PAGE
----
Tips for Avoiding a Sprained Ankle

Tips for Avoiding a Sprained Ankle

It doesn’t matter if you’re an athlete, an office worker, or a stay-at-home parent — no one is immune from ankle sprains. And because they can strike at any time, it’s important that you know how to keep your ankles safe. 

Dr. Maurice Aiken, our board-certified podiatrist at Bay Breeze Foot & Ankle Specialists, takes a closer look at ankle sprains and walks through a few practical strategies for avoiding them. 

What happens when you sprain your ankle?

A sprained ankle happens when you roll, twist, or awkwardly turn your ankle. This type of injury often happens suddenly, and it stretches or tears the ligaments (tough bands of tissue) that hold your ankle bones in place. Most sprained ankles affect the ligaments on the outer side of the ankle. 

Some of the most common signs and symptoms of a sprained ankle include:

It can often be difficult to tell the difference between a sprain and a bone fracture. If any of these symptoms are severe, it may indicate either a broken bone or severe ligament damage. Either way, the injury should be evaluated by a professional like Dr. Aiken. 

Without prompt treatment (or if you try to push through the pain), you could wind up with chronic ankle pain, chronic ankle instability, or arthritis in your ankle joint. One study found that nearly 40% of ankle sprains result in chronic symptoms that persist at least 12 months post-injury, including pain, swelling, instability, and recurrence.

Fortunately, many sprained ankles are mild and resolve with conservative treatments, such as the RICE (rest, ice, compression, elevation) method. More serious sprains may require splinting for a time and may even wind up needing surgery. 

Tips for avoiding a sprained ankle

Here are some pro tips to keep your ankles healthy and prevent a future ankle sprain.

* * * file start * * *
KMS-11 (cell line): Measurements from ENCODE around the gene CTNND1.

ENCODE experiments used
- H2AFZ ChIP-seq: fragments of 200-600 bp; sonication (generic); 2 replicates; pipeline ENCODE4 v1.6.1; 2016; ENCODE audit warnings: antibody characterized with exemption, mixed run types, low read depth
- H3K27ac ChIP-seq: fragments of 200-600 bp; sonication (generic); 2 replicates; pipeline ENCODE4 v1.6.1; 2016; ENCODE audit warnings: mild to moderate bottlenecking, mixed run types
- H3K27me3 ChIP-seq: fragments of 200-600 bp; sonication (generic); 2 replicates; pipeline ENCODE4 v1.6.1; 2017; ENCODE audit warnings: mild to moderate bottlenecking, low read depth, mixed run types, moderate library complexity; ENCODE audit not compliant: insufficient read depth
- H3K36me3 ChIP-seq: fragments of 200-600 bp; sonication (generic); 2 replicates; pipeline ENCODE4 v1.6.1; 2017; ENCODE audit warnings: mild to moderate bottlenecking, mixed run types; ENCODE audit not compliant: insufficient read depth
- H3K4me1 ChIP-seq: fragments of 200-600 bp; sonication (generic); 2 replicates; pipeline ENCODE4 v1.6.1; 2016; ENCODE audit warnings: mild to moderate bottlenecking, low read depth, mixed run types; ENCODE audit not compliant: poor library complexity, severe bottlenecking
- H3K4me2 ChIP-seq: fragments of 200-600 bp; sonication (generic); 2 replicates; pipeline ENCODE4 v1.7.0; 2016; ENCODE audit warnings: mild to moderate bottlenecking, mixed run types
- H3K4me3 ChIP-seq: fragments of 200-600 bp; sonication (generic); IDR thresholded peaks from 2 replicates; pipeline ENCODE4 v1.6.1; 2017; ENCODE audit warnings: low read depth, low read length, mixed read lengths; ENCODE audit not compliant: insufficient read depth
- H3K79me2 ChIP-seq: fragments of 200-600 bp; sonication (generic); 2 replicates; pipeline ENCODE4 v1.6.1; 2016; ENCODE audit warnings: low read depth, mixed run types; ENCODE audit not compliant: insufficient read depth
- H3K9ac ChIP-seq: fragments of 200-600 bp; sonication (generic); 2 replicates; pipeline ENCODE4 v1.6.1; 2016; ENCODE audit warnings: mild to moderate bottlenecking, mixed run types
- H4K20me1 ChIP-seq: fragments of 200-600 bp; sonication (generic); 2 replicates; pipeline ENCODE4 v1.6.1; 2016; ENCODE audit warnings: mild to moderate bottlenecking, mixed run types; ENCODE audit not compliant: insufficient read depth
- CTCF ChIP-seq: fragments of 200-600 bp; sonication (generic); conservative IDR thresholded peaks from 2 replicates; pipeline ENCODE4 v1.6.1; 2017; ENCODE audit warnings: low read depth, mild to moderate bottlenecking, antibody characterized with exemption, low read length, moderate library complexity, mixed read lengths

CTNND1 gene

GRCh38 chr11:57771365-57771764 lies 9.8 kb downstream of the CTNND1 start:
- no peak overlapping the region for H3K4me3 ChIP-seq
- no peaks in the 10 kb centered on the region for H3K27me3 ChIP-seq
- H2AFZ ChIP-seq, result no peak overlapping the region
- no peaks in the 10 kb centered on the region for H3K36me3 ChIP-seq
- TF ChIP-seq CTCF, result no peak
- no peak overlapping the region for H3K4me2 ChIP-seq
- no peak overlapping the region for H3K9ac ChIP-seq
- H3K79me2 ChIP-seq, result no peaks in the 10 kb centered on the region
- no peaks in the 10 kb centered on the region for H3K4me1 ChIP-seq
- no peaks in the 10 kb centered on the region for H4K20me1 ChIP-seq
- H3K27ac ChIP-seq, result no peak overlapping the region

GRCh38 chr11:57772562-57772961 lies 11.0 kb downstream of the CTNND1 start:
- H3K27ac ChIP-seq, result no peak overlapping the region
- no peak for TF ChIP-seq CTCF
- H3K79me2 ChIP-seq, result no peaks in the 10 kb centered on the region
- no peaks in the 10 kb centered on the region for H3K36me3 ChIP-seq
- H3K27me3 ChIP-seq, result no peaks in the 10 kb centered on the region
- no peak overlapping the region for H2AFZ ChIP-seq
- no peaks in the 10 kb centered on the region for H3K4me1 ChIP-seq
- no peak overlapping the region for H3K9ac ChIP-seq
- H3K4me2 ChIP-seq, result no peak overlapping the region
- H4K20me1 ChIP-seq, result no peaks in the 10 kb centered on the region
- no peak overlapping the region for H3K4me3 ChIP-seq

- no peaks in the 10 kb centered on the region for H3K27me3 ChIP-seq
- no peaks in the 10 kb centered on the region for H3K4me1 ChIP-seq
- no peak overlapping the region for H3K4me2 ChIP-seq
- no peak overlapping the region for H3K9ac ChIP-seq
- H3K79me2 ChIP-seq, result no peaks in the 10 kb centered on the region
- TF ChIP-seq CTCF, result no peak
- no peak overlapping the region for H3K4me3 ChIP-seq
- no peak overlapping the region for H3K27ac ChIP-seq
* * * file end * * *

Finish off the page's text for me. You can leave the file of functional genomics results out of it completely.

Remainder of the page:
Always warm up before activities

Right before you start moving, your ankle and all the ligaments and tendons in it are stiff, which is the perfect condition for a sprained ankle. Limber up by stretching or slow jogging for a few minutes to get the blood flowing and make your ankle more flexible. 

Mind your step

This is especially true when you’re on an uneven surface. Sometimes, even when you do everything right, a bump in the road can land you in a splint. 

Get support

We all need a little support sometimes — even your ankles. Seek out an experienced athletic trainer or learn how to tape your ankle yourself to give it a bit more support. Or, talk to us about our favorite ankle braces that are easy to use and keep your ankle stable. 

Wear better shoes

This goes for all your shoes — the ones you work out in, the ones you work in, and the ones you lounge in. At all times your feet and ankles should be properly supported with shoes that fit well and provide stability. Ask Dr. Aiken for some of his best shoe-buying tips to help you find the perfect pair. 

Also, it’s a good idea to avoid high-heeled shoes. The higher your heel, the greater your chance of rolling your ankle. 

Stick to what you know

That new sport might look like a blast, but if you’ve never played or trained for it before, it’s not a good idea to jump in with both feet (or ankles). Instead, ease into new activities, and allow your body to adjust to the new mechanics. Doing this helps you avoid a variety of injuries — not just ankle sprains. 

Focus on strength-building

They say a chain is only as strong as its weakest link. The same is true for your ankle — it’s only as strong as the muscles around it. That’s why we encourage you to strengthen your muscles so your ankle can rely on them even when you roll or twist it. 

If you’d like more information, or if you think you’ve sprained your ankle, request an appointment online at our Dunedin, Florida, office by calling our friendly staff at 727-285-9686. 

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